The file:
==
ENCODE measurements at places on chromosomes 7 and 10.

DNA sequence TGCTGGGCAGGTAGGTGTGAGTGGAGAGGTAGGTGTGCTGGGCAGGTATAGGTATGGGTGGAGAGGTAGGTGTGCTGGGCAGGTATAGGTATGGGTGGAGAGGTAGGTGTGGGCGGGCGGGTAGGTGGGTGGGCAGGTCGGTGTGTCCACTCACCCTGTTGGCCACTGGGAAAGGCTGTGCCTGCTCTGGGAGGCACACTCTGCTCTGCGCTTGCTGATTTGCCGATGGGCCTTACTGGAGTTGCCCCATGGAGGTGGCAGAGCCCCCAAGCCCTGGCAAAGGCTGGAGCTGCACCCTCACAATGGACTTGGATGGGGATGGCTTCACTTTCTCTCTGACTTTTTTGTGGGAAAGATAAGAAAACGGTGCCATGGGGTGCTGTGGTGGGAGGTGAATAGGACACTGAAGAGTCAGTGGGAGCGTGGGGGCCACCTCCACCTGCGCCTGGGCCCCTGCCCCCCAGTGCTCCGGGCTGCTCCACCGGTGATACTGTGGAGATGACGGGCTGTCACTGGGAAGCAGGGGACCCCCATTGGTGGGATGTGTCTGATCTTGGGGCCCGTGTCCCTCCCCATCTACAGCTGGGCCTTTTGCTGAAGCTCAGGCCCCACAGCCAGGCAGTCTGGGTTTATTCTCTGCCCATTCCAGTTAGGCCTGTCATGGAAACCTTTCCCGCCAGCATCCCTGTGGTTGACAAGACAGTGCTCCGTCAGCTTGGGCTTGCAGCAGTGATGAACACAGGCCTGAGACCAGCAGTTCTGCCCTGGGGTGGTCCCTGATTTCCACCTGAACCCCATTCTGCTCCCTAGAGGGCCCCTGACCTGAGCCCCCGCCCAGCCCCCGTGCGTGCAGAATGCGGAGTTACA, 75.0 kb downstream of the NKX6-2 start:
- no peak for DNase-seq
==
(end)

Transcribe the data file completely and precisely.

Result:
ENCODE measurements at places on chromosomes 7 and 10.

DNA sequence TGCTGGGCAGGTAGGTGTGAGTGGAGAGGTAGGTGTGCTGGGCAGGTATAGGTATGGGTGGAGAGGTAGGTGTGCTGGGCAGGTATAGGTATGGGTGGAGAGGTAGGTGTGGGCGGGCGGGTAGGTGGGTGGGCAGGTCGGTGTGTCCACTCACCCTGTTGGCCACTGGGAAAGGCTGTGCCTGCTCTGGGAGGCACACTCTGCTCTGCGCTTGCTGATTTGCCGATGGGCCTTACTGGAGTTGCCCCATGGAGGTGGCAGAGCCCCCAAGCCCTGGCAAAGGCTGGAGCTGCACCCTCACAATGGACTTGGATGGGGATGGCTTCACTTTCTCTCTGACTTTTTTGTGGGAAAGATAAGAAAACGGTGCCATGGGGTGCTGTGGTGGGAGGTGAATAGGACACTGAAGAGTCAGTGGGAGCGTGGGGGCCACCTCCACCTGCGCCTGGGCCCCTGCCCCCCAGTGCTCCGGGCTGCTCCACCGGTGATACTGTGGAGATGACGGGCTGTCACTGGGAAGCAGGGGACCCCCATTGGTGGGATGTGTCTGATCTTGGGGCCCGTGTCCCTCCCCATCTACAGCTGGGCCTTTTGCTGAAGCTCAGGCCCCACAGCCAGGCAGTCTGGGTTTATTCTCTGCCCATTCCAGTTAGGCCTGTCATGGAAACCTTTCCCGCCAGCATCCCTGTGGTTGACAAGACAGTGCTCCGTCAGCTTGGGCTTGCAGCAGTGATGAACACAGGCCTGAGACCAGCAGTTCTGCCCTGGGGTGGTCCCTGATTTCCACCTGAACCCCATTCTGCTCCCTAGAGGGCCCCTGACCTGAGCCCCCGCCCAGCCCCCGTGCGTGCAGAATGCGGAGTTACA, 75.0 kb downstream of the NKX6-2 start:
- no peak for DNase-seq